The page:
Seattle's central waterfront extends nearly two miles along the shores of Elliott Bay on Puget Sound. For several years the city has been imagining and planning for what the waterfront could look like with the replacement of the Elliott Bay Seawall, and when the Alaskan Way Viaduct (double-decked elevated section of 99) is removed in 2016 and replaced with a tunnel.
A ''Design Summary'' for Seattle's central waterfront has been prepared.1 The designing principles are:
1. Create a waterfront for all.
2. Put the shoreline (Elliott Bay) and innovative, sustainable design at the forefront.
3. Reconnect the city to its waterfront.
4. Embrace and celebrate Seattle’s past, present and future.
5. Improve access and mobility; accommodate safe, comfortable and efficient travel by pedestrians, bicyclists, vehicles and freight.
6. Create a bold vision that is adaptable over time.
7. Develop consistent leadership–from concept to construction to operations.
The waterfront revitalization price tag is estimated at $420 million, half of which will come from a local improvement district funded by downtown property owners, with the rest from city taxpayers and private donors. When combined with the state funding for rebuilding the Alaskan Way Viaduct and the seawall the total bill could exceed $1 billion.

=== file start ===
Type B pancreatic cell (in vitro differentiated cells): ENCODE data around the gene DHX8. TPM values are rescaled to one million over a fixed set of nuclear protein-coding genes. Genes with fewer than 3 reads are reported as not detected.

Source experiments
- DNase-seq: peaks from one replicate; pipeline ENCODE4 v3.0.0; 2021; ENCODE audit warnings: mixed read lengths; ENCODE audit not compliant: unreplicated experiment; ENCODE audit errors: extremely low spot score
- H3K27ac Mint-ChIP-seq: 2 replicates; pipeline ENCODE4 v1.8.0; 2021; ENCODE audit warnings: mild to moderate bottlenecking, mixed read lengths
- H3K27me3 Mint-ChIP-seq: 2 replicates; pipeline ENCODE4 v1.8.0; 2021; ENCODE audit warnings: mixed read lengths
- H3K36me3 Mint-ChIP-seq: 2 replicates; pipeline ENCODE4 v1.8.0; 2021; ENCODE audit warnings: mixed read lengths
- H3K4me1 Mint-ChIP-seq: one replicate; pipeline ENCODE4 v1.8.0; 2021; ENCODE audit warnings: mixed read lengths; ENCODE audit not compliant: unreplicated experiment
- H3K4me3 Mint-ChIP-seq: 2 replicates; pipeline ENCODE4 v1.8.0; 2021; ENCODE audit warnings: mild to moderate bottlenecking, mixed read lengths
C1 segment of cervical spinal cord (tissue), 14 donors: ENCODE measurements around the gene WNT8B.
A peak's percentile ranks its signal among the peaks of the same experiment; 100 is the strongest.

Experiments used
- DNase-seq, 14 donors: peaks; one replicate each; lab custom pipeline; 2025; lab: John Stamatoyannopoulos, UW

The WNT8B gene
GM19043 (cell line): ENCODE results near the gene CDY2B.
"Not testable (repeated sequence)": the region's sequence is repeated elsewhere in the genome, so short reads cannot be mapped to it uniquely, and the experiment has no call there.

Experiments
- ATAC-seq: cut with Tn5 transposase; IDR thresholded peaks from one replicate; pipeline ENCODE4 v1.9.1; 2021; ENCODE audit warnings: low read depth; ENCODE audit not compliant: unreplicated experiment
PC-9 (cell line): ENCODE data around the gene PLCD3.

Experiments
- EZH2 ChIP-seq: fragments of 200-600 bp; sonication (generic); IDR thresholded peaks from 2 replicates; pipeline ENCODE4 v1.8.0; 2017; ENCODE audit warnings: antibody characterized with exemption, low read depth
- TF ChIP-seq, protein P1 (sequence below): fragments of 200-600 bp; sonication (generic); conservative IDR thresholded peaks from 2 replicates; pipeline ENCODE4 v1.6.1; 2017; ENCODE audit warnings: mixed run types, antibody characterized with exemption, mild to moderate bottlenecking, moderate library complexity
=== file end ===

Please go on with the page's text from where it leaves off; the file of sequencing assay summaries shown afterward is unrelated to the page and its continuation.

The public sentiment is to preserve views of Elliott Bay and create open spaces for gatherings and walking. Design elements thus include a tree-lined Alaskan Way, a promenade, bike lanes, plazas, sidewalk cafes, overlooks, and a pool on a moveable barge in a waterfront park near the Seattle Aquarium. A new beach is planned to reconnect Pioneer Square with the waterfront. A walkway with dramatic views of the bay will link Pike Place Market with the Seattle Aquarium.
1. The Design Summary is by James Corner Field Operations; CH2MHill; Shiels Obletz Johnsen, Inc.; SHoP Architects; Mithun; Berger Partnership; Nelson/ Nygaard; Parsons Brinkerhoff; Parametrix; EnviroIssues; Creative Time; Mark Dion; Erik Fredericksen; and Tomato. To view the plan, visit http://waterfrontseattle.org.